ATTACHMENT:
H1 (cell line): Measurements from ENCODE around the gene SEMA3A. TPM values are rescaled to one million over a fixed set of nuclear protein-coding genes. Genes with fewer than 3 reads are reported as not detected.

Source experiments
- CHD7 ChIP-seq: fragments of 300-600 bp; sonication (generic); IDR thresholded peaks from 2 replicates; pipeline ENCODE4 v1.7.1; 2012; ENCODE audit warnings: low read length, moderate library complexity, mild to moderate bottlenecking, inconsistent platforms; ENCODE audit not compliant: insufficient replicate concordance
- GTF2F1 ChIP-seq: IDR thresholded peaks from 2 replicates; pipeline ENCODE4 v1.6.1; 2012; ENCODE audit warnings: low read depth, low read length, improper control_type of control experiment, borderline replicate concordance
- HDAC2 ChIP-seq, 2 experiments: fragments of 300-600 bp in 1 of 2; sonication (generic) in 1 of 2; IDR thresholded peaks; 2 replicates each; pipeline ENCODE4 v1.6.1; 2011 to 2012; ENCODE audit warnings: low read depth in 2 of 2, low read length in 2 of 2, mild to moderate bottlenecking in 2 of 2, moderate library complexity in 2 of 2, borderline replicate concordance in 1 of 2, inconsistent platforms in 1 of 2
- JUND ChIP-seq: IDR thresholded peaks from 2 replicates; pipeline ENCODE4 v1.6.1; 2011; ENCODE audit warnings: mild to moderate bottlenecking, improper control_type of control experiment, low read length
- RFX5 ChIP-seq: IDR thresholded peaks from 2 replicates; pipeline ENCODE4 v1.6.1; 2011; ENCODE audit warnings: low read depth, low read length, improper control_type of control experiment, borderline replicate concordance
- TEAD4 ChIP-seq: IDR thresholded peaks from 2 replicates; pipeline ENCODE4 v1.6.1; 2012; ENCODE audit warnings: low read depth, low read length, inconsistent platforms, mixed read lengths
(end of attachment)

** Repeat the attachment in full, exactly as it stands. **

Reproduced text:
H1 (cell line): Measurements from ENCODE around the gene SEMA3A. TPM values are rescaled to one million over a fixed set of nuclear protein-coding genes. Genes with fewer than 3 reads are reported as not detected.

Source experiments
- CHD7 ChIP-seq: fragments of 300-600 bp; sonication (generic); IDR thresholded peaks from 2 replicates; pipeline ENCODE4 v1.7.1; 2012; ENCODE audit warnings: low read length, moderate library complexity, mild to moderate bottlenecking, inconsistent platforms; ENCODE audit not compliant: insufficient replicate concordance
- GTF2F1 ChIP-seq: IDR thresholded peaks from 2 replicates; pipeline ENCODE4 v1.6.1; 2012; ENCODE audit warnings: low read depth, low read length, improper control_type of control experiment, borderline replicate concordance
- HDAC2 ChIP-seq, 2 experiments: fragments of 300-600 bp in 1 of 2; sonication (generic) in 1 of 2; IDR thresholded peaks; 2 replicates each; pipeline ENCODE4 v1.6.1; 2011 to 2012; ENCODE audit warnings: low read depth in 2 of 2, low read length in 2 of 2, mild to moderate bottlenecking in 2 of 2, moderate library complexity in 2 of 2, borderline replicate concordance in 1 of 2, inconsistent platforms in 1 of 2
- JUND ChIP-seq: IDR thresholded peaks from 2 replicates; pipeline ENCODE4 v1.6.1; 2011; ENCODE audit warnings: mild to moderate bottlenecking, improper control_type of control experiment, low read length
- RFX5 ChIP-seq: IDR thresholded peaks from 2 replicates; pipeline ENCODE4 v1.6.1; 2011; ENCODE audit warnings: low read depth, low read length, improper control_type of control experiment, borderline replicate concordance
- TEAD4 ChIP-seq: IDR thresholded peaks from 2 replicates; pipeline ENCODE4 v1.6.1; 2012; ENCODE audit warnings: low read depth, low read length, inconsistent platforms, mixed read lengths